German scientists working at the Fraunhofer Institute for Telecommunications
(Heinrich Hertz Institute
) in Berlin
have succeeded in developing an 800Mbps
(Megabits per second) capable wireless network (WLAN
- Wireless Local Area Network
) by using nothing more than normal red, blue, green and white LED
) light bulbs.
It apparently only takes "a few additional components
" to turn regular LEDs, which these days can be found in everything from Torches to Christmas tree lights, into an affordable ultrafast wireless network
The LEDs, which are placed on the ceiling and have a coverage of about 10 square meters
, essentially blink on and off extremely fast to transmit the data. This signal can then be picked up by a receiver, which is typically placed anywhere within the coverage radius.
Dr. Anagnostis Paraskevopoulos explained:
"The fundamentals of visible light communication (VLC) were developed together with the industry partners Siemens and France Telecom Orange
Labs. [It] means that we [can transfer] four videos in HD quality to four different laptops at the same time.
For VLC the sources of light – in this case, white-light LEDs – provide lighting for the room at the same time they transfer information. With the aid of a special component, the modulator, we turn the LEDs off and on in very rapid succession and transfer the information as ones and zeros. The modulation of the light is imperceptible to the human eye.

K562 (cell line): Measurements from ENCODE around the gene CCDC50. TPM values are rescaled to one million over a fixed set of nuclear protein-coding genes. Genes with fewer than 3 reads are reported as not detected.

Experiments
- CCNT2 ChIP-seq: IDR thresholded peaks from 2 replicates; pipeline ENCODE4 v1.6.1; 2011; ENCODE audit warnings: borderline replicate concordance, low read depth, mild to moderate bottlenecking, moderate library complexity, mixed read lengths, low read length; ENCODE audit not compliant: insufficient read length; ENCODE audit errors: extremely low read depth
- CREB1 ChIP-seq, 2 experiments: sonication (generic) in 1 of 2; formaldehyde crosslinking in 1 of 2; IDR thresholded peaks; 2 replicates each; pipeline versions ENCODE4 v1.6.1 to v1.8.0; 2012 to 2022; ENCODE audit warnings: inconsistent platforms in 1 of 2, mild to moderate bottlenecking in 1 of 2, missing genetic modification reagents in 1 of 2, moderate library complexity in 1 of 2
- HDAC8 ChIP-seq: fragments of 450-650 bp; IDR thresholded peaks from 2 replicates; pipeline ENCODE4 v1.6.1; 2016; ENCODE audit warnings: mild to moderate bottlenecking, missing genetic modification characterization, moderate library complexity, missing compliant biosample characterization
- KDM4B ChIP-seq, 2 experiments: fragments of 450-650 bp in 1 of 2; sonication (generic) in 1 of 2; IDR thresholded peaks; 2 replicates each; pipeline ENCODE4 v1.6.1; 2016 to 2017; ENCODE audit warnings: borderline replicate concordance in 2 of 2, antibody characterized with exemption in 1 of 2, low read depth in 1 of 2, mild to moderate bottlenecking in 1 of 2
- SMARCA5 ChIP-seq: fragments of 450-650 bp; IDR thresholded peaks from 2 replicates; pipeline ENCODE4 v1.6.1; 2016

A simple photo diode on the laptop acts as a receiver. The diode catches the light, electronics decode the information and translate it into electrical impulses, meaning the language of the computer."
The technology could prove to be invaluable in locations where traditional wireless networks cannot function
or are prevented from use, such as in Hospitals
or on Aircraft
. However it's by no means perfect.
Sadly visible light like this cannot penetrate through walls and is easily blocked (e.g. somebody walking in front of the LED source). As a result the scientists admit that such a solution would be unlikely to replace your home wireless network anytime soon, although you can never say for sure.
At present the 800Mbps figure is known to be a world record
for VLC technology and was developed as part of the EU's wider OMEGA Home Gigabit Access
project to improve home networking performance.